With an eye towards expanding its influence, the 100 Black Men of Metro Baton Rouge will soon begin the process of developing a new strategic plan to propel the organization forward as it enters its 26th year of existence.
This latest update to the strategic plan—last revised in 2017—is intended to guide the organization through the next three to five years, Executive Director Brace “Trey” Godfrey III told members of the Press Club of Baton Rouge during his speech this afternoon.
Though absent specifics, Godfrey says the plan’s key priorities will be identified soon.
“That’s something our leadership and board of directors will soon come together to address,” Godfrey says. “I look forward to the board putting our ideas together and vetting them to determine what our actions will look like moving forward.”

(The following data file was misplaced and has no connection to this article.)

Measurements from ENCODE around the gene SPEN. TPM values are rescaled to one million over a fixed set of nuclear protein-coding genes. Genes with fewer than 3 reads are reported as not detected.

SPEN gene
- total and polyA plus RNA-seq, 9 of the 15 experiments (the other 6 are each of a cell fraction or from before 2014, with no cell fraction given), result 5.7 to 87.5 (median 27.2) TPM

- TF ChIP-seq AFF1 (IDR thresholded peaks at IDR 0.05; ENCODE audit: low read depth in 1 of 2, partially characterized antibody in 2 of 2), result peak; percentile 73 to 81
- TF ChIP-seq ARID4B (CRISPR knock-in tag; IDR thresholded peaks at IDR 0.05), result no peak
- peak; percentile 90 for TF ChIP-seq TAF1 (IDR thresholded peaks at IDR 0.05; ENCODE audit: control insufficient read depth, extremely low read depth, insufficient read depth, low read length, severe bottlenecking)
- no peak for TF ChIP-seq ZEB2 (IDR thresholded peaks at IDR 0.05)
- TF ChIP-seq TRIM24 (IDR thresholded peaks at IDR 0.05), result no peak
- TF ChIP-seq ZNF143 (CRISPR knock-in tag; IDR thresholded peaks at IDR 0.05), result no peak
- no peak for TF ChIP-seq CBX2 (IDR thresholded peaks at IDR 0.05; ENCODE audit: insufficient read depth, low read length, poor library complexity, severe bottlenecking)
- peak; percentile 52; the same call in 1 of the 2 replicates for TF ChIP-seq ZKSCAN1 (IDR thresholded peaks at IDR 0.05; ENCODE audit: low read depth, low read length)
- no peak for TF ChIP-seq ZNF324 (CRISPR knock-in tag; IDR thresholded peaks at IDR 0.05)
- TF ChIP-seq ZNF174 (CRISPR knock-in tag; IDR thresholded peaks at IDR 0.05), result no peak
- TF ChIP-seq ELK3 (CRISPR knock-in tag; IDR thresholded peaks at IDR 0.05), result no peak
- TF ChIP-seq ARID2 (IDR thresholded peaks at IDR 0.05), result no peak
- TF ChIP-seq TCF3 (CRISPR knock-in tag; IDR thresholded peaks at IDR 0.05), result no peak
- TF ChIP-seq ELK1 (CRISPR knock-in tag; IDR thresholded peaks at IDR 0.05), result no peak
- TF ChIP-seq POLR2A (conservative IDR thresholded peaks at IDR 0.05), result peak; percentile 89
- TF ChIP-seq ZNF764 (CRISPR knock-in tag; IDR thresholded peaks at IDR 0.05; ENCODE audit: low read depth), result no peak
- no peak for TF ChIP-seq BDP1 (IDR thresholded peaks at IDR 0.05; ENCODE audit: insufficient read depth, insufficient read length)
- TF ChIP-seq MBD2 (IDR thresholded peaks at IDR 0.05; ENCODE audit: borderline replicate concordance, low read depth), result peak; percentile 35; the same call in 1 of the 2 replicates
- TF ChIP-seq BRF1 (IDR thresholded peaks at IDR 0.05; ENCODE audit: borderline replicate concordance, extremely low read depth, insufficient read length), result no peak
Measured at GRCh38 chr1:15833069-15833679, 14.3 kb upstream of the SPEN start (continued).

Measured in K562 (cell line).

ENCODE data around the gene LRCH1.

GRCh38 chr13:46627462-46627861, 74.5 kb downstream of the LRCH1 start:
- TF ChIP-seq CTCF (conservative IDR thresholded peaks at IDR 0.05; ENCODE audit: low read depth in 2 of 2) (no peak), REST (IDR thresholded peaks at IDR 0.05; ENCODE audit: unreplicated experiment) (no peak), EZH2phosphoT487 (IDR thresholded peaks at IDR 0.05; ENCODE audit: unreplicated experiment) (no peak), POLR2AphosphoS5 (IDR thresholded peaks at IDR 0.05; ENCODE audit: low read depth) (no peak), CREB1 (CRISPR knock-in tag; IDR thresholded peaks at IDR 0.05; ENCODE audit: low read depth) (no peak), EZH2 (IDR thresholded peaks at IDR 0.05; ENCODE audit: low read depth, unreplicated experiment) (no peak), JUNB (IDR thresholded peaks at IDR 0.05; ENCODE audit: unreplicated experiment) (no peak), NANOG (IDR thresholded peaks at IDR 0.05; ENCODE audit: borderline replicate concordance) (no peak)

Among priorities the board will consider is earlier intervention with young black males. While past research indicated interventions needed to happen when they entered middle school (around age 11), Godfrey says newer research suggests it needs to take place much sooner, an idea the organization might explore through new or revamped programming.
Over the next several years, the organization will also focus on scaling up its efforts from the many local youths who already participate in its programs, including Project Excel (70), Collegiate 100 (more than 50), ACT prep course (some 138 over two semesters) and Dollars and Sense (24). Another 75 are enrolled for an upcoming summer robotics course.
The organization has already reimagined its Project Excel mentoring program, breaking it up into smaller pieces so that more students could be included.
Meanwhile, Godfrey also plans to expand the group’s Collegiate 100 program—already in place at Southern University and Baton Rouge Community College—to LSU, a move, he says, will grow the organization’s reach to even more young men.